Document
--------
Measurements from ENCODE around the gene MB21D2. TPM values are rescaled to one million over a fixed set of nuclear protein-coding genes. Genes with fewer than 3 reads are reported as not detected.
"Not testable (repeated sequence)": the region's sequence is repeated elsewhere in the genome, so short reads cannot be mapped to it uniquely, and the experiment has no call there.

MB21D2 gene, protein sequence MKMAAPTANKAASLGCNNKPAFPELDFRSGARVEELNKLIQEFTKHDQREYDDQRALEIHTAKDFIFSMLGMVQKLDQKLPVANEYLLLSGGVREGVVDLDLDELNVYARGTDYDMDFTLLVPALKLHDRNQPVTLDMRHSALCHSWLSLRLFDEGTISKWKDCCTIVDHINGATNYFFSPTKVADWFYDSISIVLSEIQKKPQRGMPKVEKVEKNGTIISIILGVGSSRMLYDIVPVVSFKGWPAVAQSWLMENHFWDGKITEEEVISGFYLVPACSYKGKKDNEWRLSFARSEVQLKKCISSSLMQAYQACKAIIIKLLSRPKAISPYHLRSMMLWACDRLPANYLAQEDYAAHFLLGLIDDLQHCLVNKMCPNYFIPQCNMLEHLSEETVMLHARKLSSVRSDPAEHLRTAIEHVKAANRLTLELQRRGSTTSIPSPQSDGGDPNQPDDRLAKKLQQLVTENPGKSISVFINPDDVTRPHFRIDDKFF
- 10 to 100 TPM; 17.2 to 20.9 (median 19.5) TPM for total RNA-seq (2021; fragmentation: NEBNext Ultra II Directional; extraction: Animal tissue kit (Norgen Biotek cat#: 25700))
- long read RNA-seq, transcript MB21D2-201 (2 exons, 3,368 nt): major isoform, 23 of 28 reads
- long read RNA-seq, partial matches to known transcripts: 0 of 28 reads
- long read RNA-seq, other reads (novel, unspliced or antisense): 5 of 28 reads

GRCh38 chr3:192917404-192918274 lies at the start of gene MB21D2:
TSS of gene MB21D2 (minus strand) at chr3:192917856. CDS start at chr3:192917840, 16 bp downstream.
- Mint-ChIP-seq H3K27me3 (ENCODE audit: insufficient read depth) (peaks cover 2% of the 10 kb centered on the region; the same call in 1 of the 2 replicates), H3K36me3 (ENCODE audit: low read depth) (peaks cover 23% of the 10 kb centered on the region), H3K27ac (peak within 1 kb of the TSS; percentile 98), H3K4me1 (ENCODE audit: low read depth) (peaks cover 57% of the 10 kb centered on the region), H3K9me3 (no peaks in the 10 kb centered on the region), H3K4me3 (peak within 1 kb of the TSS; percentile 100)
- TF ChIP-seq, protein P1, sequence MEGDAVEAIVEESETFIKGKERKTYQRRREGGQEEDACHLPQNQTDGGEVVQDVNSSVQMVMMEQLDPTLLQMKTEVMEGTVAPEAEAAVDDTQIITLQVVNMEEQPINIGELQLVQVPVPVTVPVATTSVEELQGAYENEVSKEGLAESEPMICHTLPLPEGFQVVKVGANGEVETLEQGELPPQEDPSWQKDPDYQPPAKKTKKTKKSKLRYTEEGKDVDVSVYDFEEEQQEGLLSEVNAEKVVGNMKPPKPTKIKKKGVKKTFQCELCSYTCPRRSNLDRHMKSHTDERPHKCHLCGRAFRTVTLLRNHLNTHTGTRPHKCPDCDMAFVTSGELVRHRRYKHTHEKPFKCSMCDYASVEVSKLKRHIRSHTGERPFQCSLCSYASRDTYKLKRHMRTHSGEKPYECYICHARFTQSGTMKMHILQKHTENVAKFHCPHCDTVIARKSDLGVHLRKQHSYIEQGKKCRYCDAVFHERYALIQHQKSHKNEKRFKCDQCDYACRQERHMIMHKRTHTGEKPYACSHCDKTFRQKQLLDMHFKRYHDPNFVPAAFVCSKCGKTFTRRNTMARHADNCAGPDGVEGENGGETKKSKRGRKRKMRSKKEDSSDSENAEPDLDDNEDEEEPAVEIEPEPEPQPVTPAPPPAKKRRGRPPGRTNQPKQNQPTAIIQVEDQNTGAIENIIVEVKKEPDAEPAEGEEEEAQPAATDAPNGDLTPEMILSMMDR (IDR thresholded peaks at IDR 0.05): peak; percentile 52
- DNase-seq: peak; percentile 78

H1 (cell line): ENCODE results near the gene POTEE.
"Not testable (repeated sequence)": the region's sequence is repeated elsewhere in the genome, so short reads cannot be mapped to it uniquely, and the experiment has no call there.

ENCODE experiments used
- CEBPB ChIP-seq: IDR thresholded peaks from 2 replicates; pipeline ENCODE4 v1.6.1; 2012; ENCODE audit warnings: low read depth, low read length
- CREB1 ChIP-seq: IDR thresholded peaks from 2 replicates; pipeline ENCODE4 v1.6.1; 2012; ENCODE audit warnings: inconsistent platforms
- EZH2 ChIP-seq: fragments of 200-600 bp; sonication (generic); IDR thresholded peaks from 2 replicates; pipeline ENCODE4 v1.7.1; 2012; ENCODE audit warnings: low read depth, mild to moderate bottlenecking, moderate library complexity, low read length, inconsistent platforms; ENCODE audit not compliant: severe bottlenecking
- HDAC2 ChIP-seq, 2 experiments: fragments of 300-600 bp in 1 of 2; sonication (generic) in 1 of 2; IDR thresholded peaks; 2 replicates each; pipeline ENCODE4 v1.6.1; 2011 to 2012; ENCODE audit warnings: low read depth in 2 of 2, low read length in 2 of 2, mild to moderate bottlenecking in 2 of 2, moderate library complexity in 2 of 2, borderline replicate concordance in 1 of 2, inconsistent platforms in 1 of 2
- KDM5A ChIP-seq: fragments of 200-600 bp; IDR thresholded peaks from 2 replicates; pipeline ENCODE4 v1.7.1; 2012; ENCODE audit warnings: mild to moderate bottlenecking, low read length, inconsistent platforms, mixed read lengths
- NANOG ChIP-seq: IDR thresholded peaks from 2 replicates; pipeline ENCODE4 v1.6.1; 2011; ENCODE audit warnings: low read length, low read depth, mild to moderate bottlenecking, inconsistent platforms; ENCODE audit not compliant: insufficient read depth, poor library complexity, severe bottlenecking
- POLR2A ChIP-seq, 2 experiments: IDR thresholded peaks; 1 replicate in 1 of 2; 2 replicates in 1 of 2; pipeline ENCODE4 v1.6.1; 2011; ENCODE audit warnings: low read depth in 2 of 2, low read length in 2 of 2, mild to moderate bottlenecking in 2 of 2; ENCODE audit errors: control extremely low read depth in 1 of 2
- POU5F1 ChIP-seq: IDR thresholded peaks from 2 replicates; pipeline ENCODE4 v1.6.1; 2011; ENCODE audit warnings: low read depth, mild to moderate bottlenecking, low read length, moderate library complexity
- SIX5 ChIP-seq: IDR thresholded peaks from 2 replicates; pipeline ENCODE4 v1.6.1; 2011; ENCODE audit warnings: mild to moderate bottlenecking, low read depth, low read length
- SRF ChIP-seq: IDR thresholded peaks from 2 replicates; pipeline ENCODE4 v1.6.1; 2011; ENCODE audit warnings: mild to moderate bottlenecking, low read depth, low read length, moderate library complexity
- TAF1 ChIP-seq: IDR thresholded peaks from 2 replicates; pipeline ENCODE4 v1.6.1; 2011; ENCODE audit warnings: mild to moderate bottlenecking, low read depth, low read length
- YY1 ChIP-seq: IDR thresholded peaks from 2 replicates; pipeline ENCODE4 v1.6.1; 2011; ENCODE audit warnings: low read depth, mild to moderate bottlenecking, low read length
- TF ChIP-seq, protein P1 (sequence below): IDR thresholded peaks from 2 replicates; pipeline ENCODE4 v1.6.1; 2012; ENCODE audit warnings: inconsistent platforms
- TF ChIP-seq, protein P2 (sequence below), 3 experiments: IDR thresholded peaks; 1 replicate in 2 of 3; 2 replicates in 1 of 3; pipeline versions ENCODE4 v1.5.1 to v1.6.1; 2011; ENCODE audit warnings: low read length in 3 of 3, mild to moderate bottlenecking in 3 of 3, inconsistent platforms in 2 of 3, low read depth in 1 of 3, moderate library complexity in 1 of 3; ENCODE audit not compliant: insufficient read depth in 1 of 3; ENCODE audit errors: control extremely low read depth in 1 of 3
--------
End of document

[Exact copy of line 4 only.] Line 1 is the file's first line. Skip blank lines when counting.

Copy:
- 10 to 100 TPM; 17.2 to 20.9 (median 19.5) TPM for total RNA-seq (2021; fragmentation: NEBNext Ultra II Directional; extraction: Animal tissue kit (Norgen Biotek cat#: 25700))